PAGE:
World-leading visual neuroscientist delivers inaugural lecture at City
Presenting your life's work in just one hour is always a daunting challenge for Professorial appointments delivering their inaugural lecture, not least because many in the audience will have little, or no, knowledge of your field of study.
When your research include brain imaging studies and mathematical modelling of the mechanisms of human cone dynamics and of the 3D structure of the visual cortex, the challenge is perhaps even greater.
Professor Tyler's research focuses on visual neuroscience and computational vision, with contributions to the study of form, symmetry, flicker, motion, colour, and stereoscopic depth perception in adults. His research has led to the development of tests for the diagnosis of eye diseases in infants and for retinal and optic nerve diseases in adults.
In opening Professor Tyler described his appointment to a professorial chair within City University London's Department of Optometry as "the realisation of a dream" and expressed his enthusiasm to begin his work at City.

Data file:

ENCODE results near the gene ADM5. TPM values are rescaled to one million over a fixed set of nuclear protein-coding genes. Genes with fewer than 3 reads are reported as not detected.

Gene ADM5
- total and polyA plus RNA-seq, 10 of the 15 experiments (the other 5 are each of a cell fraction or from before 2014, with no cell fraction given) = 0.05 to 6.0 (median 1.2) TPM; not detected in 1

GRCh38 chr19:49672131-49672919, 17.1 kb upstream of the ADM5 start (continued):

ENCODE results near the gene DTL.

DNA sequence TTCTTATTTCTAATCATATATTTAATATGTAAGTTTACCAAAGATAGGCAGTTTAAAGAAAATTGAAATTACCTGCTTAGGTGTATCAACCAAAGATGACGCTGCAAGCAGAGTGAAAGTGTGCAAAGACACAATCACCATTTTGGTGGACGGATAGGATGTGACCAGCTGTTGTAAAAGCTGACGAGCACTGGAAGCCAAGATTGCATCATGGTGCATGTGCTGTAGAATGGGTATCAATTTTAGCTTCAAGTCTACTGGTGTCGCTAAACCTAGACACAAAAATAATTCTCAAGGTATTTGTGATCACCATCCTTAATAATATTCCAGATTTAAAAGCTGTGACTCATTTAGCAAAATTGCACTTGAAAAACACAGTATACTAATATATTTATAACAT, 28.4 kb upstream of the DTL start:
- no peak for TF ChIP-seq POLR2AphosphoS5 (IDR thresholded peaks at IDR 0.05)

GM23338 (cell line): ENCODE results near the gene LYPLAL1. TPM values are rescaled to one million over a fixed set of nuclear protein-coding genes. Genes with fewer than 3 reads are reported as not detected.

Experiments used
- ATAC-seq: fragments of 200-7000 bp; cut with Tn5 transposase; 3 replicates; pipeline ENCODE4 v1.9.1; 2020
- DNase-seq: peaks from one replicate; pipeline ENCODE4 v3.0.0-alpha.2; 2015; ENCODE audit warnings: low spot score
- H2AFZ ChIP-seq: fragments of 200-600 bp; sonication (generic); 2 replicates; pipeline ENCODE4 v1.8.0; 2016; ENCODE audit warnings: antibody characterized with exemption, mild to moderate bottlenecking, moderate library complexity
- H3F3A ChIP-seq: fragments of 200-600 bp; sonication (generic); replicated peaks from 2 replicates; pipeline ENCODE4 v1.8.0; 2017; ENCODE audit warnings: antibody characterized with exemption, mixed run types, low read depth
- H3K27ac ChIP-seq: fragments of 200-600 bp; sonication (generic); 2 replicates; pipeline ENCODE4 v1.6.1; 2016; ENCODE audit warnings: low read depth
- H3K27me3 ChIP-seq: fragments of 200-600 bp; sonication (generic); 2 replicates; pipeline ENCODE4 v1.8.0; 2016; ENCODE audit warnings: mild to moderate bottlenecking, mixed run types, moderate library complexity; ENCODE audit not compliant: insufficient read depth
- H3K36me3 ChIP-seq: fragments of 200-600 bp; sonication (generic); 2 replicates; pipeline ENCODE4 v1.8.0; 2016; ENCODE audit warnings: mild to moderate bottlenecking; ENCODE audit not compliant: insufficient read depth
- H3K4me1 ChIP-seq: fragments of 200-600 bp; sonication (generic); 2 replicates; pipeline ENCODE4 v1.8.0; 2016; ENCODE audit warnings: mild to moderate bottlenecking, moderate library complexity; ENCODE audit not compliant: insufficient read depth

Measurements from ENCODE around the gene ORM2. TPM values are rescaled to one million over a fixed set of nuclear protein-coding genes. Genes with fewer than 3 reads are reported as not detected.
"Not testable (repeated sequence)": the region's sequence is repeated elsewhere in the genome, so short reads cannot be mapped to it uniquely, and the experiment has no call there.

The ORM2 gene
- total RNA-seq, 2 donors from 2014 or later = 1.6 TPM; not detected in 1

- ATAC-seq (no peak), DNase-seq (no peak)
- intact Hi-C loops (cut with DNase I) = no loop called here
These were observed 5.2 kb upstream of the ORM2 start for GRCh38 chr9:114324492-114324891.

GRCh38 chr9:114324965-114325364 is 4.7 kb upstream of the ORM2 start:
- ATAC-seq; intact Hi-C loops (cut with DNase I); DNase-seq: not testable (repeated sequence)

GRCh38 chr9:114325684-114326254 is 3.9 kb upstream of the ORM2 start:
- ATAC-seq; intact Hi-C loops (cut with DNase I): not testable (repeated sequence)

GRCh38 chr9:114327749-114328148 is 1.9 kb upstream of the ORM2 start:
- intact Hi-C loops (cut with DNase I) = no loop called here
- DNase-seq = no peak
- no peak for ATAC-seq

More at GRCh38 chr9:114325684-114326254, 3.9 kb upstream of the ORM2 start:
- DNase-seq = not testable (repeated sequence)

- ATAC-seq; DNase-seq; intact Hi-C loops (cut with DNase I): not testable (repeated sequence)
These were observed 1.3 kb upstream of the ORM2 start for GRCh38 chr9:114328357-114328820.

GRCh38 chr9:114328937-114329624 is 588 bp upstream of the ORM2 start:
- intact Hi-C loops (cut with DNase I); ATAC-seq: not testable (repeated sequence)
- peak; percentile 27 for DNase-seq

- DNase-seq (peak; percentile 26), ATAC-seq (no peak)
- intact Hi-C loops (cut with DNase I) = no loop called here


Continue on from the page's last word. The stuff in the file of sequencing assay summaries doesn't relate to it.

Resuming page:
After completing a Ph.D. at the University of Keele, Professor Tyler moved to the United States where he would spend the next four decades working in various positions at some of the most prestigious institutions in the country, including Bell Labs, UC Berkeley, UC Santa Barbara and the UCLA Medical Center.
In 1981 he joined the Smith-Kettlewell Eye Research Institute in San Francisco, a non-profit independent research institute dedicated to research on human vision and its rehabilitation. In 2003 he founded the Smith-Kettlewell Brain Imaging Center where he has led pioneering research into the way in which the brain and the eyes work together. This work led to the award of a D.Sc. from his alma mater in 2004.
Throughout his career Professor Tyler has taken a rather unorthodox approach to the study of the eye, applying techniques perhaps more familiar to electrical engineers than optometrists. In his inaugural lecture he used such engineering concepts to describe the speed and capabilities of the eye and the systems behind it.
A focus on electrical impulses in the brain allowed Professor Tyler and his colleagues to develop a more rapid method of measuring visual acuity from electrical signals, which have allowed for greater accuracy when measuring visual development in infants. Issues such as poor eye coordination could be detected at an earlier stage, thus providing clinicians with the opportunity to develop more effective interventions at an earlier stage.
In closing the formal proceedings Professor Stanton Newman, Dean of the School of Health Sciences, described Professor Tyler's speech as a "tour de force" and praised his "amazing array of work which has led to innovative clinical applications."